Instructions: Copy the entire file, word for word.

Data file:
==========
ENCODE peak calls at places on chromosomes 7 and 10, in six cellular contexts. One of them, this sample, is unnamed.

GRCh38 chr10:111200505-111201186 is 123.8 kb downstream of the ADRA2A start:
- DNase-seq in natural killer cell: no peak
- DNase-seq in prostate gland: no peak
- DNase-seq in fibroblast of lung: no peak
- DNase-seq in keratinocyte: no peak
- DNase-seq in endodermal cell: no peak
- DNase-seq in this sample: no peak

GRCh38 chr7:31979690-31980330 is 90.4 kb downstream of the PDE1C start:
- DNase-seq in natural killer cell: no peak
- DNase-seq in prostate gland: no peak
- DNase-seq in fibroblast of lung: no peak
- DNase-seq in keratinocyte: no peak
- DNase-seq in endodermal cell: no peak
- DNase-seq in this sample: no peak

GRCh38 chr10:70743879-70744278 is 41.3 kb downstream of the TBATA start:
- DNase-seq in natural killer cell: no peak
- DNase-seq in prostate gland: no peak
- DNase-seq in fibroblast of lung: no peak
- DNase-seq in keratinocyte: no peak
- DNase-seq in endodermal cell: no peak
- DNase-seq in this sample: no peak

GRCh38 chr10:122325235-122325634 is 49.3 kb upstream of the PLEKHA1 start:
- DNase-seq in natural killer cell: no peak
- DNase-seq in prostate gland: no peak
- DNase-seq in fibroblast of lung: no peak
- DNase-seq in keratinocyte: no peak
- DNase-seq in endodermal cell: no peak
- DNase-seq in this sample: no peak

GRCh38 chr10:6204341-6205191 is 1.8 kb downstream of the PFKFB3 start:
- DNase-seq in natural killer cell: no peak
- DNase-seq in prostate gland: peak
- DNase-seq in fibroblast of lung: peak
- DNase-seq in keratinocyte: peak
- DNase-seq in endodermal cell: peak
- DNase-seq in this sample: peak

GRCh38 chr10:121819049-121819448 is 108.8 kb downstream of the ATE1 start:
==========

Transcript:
ENCODE peak calls at places on chromosomes 7 and 10, in six cellular contexts. One of them, this sample, is unnamed.

GRCh38 chr10:111200505-111201186 is 123.8 kb downstream of the ADRA2A start:
- DNase-seq in natural killer cell: no peak
- DNase-seq in prostate gland: no peak
- DNase-seq in fibroblast of lung: no peak
- DNase-seq in keratinocyte: no peak
- DNase-seq in endodermal cell: no peak
- DNase-seq in this sample: no peak

GRCh38 chr7:31979690-31980330 is 90.4 kb downstream of the PDE1C start:
- DNase-seq in natural killer cell: no peak
- DNase-seq in prostate gland: no peak
- DNase-seq in fibroblast of lung: no peak
- DNase-seq in keratinocyte: no peak
- DNase-seq in endodermal cell: no peak
- DNase-seq in this sample: no peak

GRCh38 chr10:70743879-70744278 is 41.3 kb downstream of the TBATA start:
- DNase-seq in natural killer cell: no peak
- DNase-seq in prostate gland: no peak
- DNase-seq in fibroblast of lung: no peak
- DNase-seq in keratinocyte: no peak
- DNase-seq in endodermal cell: no peak
- DNase-seq in this sample: no peak

GRCh38 chr10:122325235-122325634 is 49.3 kb upstream of the PLEKHA1 start:
- DNase-seq in natural killer cell: no peak
- DNase-seq in prostate gland: no peak
- DNase-seq in fibroblast of lung: no peak
- DNase-seq in keratinocyte: no peak
- DNase-seq in endodermal cell: no peak
- DNase-seq in this sample: no peak

GRCh38 chr10:6204341-6205191 is 1.8 kb downstream of the PFKFB3 start:
- DNase-seq in natural killer cell: no peak
- DNase-seq in prostate gland: peak
- DNase-seq in fibroblast of lung: peak
- DNase-seq in keratinocyte: peak
- DNase-seq in endodermal cell: peak
- DNase-seq in this sample: peak

GRCh38 chr10:121819049-121819448 is 108.8 kb downstream of the ATE1 start: